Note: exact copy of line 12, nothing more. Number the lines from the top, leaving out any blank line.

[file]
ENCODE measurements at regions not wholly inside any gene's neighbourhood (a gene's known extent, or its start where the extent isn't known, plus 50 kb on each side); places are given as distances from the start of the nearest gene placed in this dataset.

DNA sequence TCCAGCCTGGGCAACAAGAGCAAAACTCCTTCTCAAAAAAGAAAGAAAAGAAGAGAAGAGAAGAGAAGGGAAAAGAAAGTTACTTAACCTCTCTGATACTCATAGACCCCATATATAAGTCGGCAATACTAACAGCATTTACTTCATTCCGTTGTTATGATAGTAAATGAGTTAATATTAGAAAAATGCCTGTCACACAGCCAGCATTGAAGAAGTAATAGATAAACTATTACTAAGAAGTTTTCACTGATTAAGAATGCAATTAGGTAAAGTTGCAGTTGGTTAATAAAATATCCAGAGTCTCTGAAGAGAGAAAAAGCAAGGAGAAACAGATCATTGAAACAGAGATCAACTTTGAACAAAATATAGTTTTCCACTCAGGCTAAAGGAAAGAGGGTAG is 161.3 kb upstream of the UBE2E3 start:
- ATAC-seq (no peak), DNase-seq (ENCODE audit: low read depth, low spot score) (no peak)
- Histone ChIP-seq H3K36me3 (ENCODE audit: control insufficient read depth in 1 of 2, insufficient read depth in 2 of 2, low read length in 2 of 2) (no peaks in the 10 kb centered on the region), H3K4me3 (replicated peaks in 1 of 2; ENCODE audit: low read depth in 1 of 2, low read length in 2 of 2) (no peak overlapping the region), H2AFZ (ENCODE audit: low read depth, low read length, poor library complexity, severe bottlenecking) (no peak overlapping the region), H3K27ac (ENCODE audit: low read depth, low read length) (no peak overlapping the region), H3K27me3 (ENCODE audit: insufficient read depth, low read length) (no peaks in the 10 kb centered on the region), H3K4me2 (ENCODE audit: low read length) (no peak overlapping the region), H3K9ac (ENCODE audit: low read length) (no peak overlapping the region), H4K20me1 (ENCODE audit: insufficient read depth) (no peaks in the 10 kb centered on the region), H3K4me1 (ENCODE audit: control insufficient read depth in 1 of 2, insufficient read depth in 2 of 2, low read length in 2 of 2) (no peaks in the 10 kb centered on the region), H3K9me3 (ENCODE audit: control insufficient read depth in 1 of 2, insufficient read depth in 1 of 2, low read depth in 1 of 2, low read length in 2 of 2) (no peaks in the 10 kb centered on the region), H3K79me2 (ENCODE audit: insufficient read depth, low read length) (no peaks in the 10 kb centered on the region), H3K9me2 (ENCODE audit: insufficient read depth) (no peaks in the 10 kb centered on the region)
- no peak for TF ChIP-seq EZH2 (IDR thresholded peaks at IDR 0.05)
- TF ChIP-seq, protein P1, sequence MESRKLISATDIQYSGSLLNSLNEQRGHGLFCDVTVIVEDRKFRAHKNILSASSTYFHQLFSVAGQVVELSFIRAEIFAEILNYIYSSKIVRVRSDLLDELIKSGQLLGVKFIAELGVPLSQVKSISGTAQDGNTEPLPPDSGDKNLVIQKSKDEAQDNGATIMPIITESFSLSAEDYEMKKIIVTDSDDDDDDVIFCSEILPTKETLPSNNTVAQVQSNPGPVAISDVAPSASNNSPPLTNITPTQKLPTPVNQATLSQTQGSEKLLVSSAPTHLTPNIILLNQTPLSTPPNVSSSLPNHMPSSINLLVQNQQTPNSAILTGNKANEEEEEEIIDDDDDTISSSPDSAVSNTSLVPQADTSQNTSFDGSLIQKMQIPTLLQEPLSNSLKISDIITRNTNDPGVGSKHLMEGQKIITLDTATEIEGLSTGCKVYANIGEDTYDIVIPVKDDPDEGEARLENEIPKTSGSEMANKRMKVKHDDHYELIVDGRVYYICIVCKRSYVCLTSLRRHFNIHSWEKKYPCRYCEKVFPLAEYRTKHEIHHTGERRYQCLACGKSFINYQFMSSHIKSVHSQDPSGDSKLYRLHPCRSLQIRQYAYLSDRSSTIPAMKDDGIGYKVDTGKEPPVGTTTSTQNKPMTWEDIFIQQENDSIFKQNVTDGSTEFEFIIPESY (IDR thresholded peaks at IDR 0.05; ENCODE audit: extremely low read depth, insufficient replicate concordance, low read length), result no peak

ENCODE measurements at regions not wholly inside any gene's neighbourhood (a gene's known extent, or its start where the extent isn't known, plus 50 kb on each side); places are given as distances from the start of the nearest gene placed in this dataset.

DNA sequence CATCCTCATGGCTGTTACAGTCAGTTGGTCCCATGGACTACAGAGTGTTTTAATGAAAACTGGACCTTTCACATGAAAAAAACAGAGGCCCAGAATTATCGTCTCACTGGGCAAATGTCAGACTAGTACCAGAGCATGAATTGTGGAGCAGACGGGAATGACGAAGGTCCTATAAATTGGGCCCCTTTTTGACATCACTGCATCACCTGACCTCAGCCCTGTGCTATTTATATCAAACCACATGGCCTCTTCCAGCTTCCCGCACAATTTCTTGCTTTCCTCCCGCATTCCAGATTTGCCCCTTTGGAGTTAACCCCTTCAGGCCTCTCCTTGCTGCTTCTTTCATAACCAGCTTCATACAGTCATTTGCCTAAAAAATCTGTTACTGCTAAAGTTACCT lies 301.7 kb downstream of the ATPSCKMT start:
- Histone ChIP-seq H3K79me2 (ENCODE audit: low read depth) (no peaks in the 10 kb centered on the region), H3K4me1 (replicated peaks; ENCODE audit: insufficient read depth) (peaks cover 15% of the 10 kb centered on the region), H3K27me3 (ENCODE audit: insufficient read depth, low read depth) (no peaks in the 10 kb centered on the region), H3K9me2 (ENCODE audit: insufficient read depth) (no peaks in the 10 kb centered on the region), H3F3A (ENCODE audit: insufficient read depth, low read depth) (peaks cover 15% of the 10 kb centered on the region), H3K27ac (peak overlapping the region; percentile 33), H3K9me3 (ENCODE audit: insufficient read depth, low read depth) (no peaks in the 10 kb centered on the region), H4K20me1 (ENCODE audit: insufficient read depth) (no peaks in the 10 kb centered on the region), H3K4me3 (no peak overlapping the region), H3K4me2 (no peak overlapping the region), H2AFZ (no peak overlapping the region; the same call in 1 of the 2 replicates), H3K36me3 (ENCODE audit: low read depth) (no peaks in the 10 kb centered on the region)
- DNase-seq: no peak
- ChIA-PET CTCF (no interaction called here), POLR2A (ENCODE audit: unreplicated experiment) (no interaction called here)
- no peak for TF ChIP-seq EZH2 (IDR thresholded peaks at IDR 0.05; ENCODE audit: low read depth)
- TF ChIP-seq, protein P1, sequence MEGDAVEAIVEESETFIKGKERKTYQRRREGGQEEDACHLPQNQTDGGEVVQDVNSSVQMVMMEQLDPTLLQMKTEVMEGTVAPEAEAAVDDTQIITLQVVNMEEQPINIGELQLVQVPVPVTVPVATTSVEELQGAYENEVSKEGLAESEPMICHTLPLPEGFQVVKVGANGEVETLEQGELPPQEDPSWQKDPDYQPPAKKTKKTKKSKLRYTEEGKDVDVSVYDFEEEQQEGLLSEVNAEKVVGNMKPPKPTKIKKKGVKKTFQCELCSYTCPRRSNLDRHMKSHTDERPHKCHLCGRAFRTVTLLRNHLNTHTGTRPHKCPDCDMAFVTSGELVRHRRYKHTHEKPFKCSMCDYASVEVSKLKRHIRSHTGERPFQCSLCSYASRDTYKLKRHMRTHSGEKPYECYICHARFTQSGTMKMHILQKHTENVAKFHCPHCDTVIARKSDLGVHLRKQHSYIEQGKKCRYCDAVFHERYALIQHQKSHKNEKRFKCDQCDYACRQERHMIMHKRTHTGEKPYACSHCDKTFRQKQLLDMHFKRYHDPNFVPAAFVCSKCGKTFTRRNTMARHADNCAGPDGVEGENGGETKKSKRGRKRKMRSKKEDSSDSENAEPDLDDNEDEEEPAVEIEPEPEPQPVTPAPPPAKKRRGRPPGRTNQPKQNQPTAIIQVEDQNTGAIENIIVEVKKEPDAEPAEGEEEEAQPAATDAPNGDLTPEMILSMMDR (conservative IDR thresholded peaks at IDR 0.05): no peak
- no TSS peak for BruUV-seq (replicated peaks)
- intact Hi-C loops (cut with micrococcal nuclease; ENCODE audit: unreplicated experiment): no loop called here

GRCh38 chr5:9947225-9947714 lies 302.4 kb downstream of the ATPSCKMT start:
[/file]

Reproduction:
- no peak for TF ChIP-seq EZH2 (IDR thresholded peaks at IDR 0.05; ENCODE audit: low read depth)